Do you enjoy traditional Regency romance?
I love all Regency romance stories, but traditional, clean Regencies are my favorites. I hope you’ll enjoy this latest quick read.
Here’s an except from When She’s A Merry Widow.
Summer, Follyjohn Manor, England, 1817
Everyone in Follyjohn knew that the great house, Moreton Stirling, was haunted. However it seemed that the house’s new owner, Lady Ridley-Hunter, didn’t care.
“It’s a known fact that it’s haunted,” Mr. Wright, Follyjohn’s vicar, told Lady Hollet when he called at Follyjohn Manor for tea. “She won’t be able to hire any servants — surely Lady Ridley-Hunter must know that no one will work there. No matter how much she offers.”
“She has servants. They’re all servants from London,” Dora Douglas informed them. Dora was a widow, with a small estate near Follyjohn.
When Lady Hollet and the vicar both stared at her she giggled, pleased to know something they didn’t. “I sent my dairy man to the house to see whether they needed milk and cheese. He says the house is packed with servants. He said they’re like ants, running around the grounds and the garden. And,” she said somewhat mournfully, “they don’t need milk. They’ve brought over a small herd from one of her father’s estates.”
“Very wealthy,” the vicar said, with satisfaction. “I must call on her. I’m sure she’ll be pleased to contribute to the fund for the new church roof.”
“You can’t call. Her ladyship’s not arrived yet,” Dora said.
“My dear,” Lady Hollet glared at Dora. She wanted to shake her. The woman never shared everything she knew at once, you had to drag news from her.
Dora giggled again. “She’s with her youngest sister, welcoming a nephew into the world — my man asked when they expected her. He said the cook’s assistant told him that she’d arrive when she arrived, and that he was to mind his own business. My man was very put out.”
“I’m surprised the servants stayed — they didn’t see anything in the house?” The vicar asked. “My bishop confirms that it’s haunted. He said he stayed there one night years ago, and would never stay again.”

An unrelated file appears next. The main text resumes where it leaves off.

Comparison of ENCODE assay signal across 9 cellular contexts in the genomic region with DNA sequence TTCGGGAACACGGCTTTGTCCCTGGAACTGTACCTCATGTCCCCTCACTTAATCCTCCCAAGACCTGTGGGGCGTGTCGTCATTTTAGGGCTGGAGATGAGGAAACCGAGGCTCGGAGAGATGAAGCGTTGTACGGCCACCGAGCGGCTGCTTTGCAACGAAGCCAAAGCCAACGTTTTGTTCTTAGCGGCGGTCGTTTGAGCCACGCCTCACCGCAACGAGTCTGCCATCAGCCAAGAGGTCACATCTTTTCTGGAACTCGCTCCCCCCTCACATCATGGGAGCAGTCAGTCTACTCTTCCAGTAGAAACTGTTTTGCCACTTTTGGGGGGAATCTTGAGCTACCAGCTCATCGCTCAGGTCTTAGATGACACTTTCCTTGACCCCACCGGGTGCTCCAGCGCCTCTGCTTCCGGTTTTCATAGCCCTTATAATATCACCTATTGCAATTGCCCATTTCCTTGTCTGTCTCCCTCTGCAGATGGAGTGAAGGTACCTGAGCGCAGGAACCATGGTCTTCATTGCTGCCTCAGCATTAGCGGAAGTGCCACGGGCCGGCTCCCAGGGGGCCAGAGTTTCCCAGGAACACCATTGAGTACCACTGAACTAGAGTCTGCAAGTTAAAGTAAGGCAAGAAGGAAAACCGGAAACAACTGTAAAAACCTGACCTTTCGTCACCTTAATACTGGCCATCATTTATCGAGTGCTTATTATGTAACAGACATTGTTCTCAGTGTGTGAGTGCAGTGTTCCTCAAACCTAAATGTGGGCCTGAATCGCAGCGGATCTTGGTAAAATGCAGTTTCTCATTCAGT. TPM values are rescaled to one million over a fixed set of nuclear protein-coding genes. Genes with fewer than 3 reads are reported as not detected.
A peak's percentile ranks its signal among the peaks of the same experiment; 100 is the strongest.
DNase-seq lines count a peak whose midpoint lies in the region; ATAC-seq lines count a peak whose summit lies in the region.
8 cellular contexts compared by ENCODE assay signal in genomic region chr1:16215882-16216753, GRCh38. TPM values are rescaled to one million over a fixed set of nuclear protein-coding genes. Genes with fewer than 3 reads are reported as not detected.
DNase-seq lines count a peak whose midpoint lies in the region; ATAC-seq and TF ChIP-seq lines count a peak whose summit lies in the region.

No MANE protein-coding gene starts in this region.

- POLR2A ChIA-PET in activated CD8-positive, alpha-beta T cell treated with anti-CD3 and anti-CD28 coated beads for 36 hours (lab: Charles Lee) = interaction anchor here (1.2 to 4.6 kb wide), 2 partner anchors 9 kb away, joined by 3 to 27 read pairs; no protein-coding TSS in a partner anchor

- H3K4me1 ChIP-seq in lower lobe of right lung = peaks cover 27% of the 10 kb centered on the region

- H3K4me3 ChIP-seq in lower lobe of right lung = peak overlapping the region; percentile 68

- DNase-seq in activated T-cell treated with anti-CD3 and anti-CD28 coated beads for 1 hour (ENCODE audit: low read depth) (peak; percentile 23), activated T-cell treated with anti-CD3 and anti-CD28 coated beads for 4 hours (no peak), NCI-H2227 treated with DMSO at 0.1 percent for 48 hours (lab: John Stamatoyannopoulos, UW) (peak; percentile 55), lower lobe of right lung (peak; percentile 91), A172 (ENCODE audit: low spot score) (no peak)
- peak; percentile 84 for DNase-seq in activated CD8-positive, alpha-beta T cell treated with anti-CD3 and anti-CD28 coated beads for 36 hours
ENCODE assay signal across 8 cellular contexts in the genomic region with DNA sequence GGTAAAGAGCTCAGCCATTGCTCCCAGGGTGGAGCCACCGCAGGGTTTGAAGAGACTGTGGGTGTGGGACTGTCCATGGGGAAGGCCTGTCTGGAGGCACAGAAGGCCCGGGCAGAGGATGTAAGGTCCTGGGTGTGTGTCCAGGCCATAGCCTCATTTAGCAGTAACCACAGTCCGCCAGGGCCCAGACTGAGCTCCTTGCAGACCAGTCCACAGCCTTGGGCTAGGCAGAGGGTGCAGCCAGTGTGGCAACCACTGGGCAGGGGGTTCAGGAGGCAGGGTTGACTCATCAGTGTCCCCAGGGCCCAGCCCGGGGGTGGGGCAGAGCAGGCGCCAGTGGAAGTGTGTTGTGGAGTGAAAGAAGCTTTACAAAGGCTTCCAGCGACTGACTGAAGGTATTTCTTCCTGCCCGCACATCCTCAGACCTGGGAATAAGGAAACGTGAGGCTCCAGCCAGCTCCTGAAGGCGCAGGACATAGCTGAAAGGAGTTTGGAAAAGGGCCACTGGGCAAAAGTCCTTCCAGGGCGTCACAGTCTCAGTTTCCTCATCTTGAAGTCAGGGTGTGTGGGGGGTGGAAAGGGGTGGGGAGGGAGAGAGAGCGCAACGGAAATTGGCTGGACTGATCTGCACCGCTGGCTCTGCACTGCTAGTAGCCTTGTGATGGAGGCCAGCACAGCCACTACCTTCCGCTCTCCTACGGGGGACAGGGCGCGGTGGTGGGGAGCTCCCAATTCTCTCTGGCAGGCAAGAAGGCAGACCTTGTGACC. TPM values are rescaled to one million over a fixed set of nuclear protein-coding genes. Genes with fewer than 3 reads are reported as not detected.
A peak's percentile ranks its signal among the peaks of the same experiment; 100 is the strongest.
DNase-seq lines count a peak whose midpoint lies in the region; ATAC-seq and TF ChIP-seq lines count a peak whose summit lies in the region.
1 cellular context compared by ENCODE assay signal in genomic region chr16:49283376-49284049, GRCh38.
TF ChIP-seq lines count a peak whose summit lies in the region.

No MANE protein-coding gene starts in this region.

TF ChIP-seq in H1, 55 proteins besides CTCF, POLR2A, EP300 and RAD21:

After her guests left, Lady Hollet went to the writing desk in her small sitting room, and pulled out bundles of letters. Someone had mentioned Lady Ridley-Hunter, but who? It would have to be a couple of years previously, at least. Shortly before the lady married the her late husband. Or perhaps it was later — after he was killed in a carriage accident. Such sadness; he had died just two months after the wedding.
She found the letter, from an old friend, now dead. Filled with gossip, the letter ran over ten pages. Finally she found a mention of recently-widowed Lady Ridley-Hunter.
Strange doings in town, Arabella dearest. One hears such things about Priscilla, Lady Ridley-Hunter — a veritable diamond in her season last year. Whispers only, about her husband’s death — all very unpleasant, and I fear that we shall hear more. I always said that beauty is a curse!
Although she checked every letter from that date until her friend’s death, she found no more mentions of Lady Ridley-Hunter.
Last Hollet put the letters away, and shivered.
That horrid great house, Moreton Stirling, was haunted. Early in her marriage, she had attended a ball there. The London guests stayed in the house; a grand house party.
No one knew what happened at the ball, but after the guests had left, the family did too. The house was closed. There were no more house parties at Moreton Stirling.
The house stayed closed for 40 years.
When She’s A Merry Widow is available now
When She’s A Merry Widow — enjoy.
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